Online Exhibition

During this unforseen period of exhibition closures, we'll be bringing you a curated selection of artists' moving image work from the Arts Council Collection with an online programme of single screen works, selected by the Collection team and our partners around the UK.

Each week while galleries and museums remain closed, we'll be uploading a new film to the website for you to enjoy.

Follow us on Instagram and Twitter for weekly programme updates and to enjoy other digital highlights from the Collection.

Week 12:

Lawrence Abu Hamdan

The All-Hearing


13 minutes

Selected by Blair Todd, Programme Curator / Deputy Director at Newlyn Art Gallery

Blair Todd, Programme Curator and Deputy Director at Newlyn Art Gallery & The Exchange in Cornwall, selects Lawrence Abu Hamdan’s The All-Hearing, 2014:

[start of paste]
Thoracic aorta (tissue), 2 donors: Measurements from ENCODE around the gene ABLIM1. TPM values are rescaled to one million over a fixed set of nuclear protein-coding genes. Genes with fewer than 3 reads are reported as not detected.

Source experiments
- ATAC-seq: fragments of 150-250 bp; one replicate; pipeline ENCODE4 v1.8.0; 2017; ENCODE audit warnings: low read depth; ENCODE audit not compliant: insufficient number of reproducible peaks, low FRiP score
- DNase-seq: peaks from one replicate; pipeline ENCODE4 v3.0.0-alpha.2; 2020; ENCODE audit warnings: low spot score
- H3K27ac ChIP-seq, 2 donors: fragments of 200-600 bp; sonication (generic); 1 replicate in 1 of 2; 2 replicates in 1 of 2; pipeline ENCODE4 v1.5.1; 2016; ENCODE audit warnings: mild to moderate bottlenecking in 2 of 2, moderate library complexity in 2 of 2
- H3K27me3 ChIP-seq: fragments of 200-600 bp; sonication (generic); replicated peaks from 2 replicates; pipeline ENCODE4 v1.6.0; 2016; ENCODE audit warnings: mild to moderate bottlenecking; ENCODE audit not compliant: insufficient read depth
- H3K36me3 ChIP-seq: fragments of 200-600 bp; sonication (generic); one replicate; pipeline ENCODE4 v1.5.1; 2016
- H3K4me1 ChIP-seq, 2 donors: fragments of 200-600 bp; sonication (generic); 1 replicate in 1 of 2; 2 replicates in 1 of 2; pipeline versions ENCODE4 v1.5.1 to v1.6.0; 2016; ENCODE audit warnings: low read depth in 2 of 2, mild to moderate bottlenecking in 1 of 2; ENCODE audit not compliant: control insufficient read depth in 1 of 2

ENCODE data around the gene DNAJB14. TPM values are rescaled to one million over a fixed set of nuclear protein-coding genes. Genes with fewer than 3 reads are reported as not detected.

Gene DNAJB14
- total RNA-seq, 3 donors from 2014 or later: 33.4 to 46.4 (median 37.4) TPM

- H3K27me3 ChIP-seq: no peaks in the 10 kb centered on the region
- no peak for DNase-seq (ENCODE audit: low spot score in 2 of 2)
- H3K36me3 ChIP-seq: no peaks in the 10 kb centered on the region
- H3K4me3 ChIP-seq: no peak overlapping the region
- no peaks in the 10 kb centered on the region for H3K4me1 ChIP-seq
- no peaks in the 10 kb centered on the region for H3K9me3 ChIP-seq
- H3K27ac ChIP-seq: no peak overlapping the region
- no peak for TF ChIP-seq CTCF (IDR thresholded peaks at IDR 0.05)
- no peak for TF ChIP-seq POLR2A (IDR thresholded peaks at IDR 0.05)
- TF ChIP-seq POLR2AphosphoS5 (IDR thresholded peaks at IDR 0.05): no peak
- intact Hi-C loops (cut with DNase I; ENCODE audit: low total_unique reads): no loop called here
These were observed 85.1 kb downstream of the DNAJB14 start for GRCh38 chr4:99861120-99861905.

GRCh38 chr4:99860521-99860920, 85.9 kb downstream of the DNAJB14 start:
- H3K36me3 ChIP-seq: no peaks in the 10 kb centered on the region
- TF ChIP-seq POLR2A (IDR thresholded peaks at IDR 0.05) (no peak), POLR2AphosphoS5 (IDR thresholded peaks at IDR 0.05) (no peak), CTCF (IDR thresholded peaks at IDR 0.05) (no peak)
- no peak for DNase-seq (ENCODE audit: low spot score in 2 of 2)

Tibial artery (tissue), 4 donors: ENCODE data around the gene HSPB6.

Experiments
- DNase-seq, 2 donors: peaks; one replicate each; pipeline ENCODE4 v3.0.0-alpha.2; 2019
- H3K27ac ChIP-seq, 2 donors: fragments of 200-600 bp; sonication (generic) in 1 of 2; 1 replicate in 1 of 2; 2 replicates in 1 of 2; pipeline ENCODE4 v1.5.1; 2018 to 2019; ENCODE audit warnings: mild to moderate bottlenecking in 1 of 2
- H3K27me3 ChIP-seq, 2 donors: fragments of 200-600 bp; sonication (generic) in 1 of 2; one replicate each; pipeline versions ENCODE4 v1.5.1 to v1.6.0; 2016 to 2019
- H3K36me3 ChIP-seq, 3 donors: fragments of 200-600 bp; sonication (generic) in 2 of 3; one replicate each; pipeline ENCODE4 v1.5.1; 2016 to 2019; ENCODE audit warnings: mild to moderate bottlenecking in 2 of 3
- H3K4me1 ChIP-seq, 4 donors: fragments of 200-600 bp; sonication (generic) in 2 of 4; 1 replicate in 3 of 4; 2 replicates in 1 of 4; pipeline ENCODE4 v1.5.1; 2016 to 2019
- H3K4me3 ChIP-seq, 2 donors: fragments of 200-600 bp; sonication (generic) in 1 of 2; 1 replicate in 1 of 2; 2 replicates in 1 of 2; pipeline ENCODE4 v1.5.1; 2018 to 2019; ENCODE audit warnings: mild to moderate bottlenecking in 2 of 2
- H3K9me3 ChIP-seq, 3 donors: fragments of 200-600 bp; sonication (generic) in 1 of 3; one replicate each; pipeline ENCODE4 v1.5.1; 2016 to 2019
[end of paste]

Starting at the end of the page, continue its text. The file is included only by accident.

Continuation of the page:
"As we emerge out of lockdown, the noise of the world around us returns. Though with so many sounds and voices at once, are we always able to listen? This bustling, poetic film layers and weaves ideas of faith, politics and society; I am drawn back to it again and again."

Lawrence Abu Hamdan is an artist whose audio investigations expose and attempt to define the politics of listening. Refusing to admit a distinction between aesthetics and politics, Abu Hamdan has produced work in the form of advocacy and legal testimonies, as well as performances in galleries and theatres. His film The All-Hearing (2014) is concerned with noise pollution and freedom of speech in Cario, a city where average noise levels sit at a deafening 85 decibels.

 It addresses the ways in which new laws in the city, ostensibly brought in to curb noise pollution, have ‘[enforced] Sheikhs to only give speeches according to the weekly government-sanctioned topic’. Following an invitation from Abu Hamdan, two Sheikhs defiantly deliver sermons on a non-sanctioned topic, ‘the ethics of the sonic environment of the city.’

Artist's website

Week 11:

Helen Cammock

There’s a Hole in the Sky Part II: Listening to James Baldwin


11 minutes 10 seconds

Selected by Suzanna Petot, National Partners Programme Administrator

This week, Arts Council Collection's National Partners Programme Administrator, Suzanna Petot, selects Helen Cammock’s There’s a Hole in the Sky Part II: Listening to James Baldwin, 2016: